Impressions: My First Hour with Xenoblade Chronicles

So far so good.

A little thing about myself: I’ve never played a JRPG before. The Dynasty Warriors games on PS2 and Zenonia games on iOS are the closest that I’ve ever gotten to the genre. Which is why I sort of panicked when I got Xenoblade Chronicles for my birthday. Am I really going to enjoy this game? Or am I going to woefully regret it? Xenoblade being “the best JRPG of this generation” according to pretty much everyone all over the internet, I knew this was going to be a turning point. If Xenoblade fails to satisfy me, I’d probably never pick up a JRPG ever again. Or at least not in a long time. And if Xenoblade exceeds my expectations? I might just explore the genre even more.

I come with good news. I quite like Xenoblade.

It’s apparent at the start of the game that Xenoblade is different from anything we’ve played. In many ways, it is a mix of Dynasty Warriors and Final Fantasy. You live in a world full of long-haired boys and fantastical beings, yet battle sequences are cleverly overlaid into the exploration parts of the game, making entering battle totally seamless. And that’s one thing that I hated about traditional JRPG’s; the battle sequences are oftentimes separated from the overworld, effectively segmenting gameplay, destroying any kind of flow that may have been present. Thank goodness Xenoblade is different.

Another thing that I noticed with my short experience with Xenoblade is that it does a good job tying plotlines together. The cut-scene that concludes a particular story element often opens up a new one, which kinda forces me to keep playing. Not that it’s a bad thing, though. The story, though based on a world on top of two giant robots (or whatever they are), feels very real. Or should I say the characters make the game feel real. You can tell that the devs really had a lot of fun with this game when each character packs so much personality. In many ways, Xenoblade feels more like an interactive movie, or rather a cinematic experience, than an actual JRPG. And that I like.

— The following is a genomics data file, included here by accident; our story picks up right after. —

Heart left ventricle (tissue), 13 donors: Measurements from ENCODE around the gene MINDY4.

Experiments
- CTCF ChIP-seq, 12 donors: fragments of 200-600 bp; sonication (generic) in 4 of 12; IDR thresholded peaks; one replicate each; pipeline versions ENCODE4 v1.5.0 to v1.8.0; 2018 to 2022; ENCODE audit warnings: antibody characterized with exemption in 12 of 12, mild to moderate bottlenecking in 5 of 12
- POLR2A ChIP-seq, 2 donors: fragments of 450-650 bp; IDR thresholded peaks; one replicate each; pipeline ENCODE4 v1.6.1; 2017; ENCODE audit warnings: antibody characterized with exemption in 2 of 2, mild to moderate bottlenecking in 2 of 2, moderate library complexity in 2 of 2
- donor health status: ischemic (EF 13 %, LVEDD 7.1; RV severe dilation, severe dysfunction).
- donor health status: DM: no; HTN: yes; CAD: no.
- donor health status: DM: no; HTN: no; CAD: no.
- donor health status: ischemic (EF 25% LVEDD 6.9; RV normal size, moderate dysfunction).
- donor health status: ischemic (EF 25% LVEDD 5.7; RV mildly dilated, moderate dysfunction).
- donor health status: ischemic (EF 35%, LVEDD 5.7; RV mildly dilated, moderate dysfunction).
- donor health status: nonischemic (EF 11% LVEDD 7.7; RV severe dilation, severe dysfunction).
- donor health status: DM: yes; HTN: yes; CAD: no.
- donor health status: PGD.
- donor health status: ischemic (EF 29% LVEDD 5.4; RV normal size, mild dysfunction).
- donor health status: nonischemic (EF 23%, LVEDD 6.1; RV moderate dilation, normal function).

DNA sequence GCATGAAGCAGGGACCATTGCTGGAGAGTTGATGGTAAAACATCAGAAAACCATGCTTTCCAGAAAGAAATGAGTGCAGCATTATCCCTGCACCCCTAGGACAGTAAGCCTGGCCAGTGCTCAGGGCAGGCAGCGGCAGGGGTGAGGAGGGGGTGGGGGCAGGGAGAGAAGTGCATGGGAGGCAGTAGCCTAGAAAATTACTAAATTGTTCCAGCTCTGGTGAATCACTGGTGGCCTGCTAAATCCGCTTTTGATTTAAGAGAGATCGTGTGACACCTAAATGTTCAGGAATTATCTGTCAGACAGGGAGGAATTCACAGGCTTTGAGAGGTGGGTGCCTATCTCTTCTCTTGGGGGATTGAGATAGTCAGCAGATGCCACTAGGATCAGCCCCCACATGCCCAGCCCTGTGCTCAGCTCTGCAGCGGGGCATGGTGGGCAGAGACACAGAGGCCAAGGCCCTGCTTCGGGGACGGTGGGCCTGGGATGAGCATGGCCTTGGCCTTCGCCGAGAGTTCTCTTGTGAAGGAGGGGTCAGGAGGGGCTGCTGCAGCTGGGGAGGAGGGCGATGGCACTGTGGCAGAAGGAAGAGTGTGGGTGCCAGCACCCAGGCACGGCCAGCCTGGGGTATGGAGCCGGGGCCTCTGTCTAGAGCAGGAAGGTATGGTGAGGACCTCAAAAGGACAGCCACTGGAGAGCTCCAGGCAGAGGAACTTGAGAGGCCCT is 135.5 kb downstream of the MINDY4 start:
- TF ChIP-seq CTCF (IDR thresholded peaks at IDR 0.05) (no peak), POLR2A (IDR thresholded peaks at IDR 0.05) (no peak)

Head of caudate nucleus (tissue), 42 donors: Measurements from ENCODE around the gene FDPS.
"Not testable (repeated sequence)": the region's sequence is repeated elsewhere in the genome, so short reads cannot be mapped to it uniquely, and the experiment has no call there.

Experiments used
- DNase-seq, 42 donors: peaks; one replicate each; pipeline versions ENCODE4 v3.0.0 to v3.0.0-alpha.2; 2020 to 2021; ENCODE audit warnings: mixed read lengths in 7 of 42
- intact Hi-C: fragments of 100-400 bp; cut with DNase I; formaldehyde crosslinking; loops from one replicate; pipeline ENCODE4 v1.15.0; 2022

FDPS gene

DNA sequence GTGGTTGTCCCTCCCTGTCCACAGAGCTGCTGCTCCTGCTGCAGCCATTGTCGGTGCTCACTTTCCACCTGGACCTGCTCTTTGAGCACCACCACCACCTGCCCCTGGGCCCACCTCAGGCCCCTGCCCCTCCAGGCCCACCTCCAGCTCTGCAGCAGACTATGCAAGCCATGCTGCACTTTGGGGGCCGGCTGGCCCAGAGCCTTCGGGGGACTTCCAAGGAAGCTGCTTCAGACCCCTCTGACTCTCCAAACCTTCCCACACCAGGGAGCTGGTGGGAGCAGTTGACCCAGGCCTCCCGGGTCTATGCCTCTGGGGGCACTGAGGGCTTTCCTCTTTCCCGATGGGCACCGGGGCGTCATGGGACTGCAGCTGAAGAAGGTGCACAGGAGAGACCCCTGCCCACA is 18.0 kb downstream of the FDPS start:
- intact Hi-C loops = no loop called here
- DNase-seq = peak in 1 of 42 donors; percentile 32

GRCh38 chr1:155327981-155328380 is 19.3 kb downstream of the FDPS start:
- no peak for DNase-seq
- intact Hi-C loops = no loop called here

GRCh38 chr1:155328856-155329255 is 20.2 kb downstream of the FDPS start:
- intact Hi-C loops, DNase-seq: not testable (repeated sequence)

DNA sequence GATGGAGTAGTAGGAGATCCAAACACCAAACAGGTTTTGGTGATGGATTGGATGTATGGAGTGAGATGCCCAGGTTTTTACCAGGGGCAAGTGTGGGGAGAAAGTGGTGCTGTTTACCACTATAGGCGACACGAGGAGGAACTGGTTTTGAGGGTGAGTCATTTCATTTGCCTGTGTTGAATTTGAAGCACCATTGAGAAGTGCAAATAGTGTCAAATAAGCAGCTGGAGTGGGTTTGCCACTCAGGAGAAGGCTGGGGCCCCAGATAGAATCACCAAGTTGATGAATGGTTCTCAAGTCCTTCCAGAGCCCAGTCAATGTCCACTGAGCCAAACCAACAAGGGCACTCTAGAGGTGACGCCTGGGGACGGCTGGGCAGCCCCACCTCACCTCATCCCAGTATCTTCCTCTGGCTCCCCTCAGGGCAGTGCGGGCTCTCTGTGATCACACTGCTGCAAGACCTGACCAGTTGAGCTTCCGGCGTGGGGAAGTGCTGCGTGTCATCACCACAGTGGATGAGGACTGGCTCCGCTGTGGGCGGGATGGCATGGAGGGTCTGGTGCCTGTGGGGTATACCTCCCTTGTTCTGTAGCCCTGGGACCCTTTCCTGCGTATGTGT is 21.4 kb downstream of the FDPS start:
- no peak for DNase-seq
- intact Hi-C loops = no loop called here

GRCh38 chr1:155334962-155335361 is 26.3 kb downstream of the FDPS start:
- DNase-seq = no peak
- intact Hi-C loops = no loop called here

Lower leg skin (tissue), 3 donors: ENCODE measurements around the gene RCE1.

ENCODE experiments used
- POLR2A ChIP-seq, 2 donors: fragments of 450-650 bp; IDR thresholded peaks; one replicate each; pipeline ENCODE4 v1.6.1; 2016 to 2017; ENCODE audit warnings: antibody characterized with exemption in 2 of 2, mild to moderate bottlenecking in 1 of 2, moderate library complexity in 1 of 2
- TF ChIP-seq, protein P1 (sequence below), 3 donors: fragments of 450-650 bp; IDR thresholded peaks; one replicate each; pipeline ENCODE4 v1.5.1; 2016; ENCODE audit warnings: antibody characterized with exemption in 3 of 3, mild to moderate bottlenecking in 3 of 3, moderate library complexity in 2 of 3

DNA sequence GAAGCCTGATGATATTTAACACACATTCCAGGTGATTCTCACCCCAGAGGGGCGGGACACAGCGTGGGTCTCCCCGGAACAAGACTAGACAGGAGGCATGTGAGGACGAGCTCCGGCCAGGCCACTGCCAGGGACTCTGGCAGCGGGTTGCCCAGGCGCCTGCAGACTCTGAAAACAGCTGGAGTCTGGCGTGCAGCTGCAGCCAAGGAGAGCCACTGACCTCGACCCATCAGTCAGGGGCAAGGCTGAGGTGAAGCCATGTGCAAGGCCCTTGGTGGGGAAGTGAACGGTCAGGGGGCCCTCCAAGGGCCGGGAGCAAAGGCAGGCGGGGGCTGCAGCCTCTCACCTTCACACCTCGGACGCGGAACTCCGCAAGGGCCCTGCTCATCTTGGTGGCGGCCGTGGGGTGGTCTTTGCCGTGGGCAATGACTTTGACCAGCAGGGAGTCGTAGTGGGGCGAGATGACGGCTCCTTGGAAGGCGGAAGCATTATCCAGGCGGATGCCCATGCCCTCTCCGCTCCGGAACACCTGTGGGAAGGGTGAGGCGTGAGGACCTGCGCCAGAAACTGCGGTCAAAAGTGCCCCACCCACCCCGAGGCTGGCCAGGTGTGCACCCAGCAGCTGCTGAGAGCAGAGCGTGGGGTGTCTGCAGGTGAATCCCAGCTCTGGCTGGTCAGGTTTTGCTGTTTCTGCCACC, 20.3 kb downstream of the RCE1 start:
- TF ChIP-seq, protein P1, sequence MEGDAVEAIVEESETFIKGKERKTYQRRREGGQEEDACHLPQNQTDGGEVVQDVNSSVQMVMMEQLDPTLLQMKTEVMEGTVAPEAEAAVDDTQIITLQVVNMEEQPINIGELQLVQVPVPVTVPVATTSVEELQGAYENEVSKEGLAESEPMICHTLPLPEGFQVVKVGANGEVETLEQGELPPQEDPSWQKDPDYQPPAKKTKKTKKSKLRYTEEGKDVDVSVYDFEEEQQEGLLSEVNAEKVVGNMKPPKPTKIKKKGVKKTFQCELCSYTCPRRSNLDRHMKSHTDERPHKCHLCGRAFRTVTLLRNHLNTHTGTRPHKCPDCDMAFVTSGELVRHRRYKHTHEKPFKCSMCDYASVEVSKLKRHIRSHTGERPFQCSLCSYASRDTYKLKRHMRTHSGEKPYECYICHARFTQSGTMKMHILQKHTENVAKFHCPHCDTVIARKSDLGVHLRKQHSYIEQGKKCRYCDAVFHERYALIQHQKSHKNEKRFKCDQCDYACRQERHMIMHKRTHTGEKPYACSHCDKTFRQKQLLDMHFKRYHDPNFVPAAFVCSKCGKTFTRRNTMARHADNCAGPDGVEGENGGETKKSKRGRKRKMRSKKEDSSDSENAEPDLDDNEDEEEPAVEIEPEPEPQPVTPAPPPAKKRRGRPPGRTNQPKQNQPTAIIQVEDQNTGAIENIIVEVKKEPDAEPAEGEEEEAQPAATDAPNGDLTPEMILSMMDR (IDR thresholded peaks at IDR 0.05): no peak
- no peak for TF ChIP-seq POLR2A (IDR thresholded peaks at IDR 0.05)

I didn’t expect to get sucked in so quickly, but I can honestly say that I’m in love with Xenoblade. The story, the characters, the plotline… it gets good quick, unlike certain other JRPG’s that get good only after you reach the 20-hour mark. Hopefully this game just keeps getting better.

One more thing I want to touch on before I go: the visuals. For the Wii, Xenoblade looks pretty great. Every blade of grass, every Bunnit, every dragonfly… they all look quite pretty. The fact that most of the cut-scenes feel like movie sequences should tell you enough. The one small thing that I have against the game though is the character animations. They’re a bit clunky, and the facial animations are horrid (though I did spend most of the time laughing at the characters’ inability to sync English voices to Japanese lipspeak). But that’s just a small aesthetic issue. Overall, Xenoblade is still a great game (at least so far). Here’s to hoping for more good things to come.

And those are my quick impressions after playing an hour of Xenoblade Chronicles for Wii. Are you guys liking the game so far?


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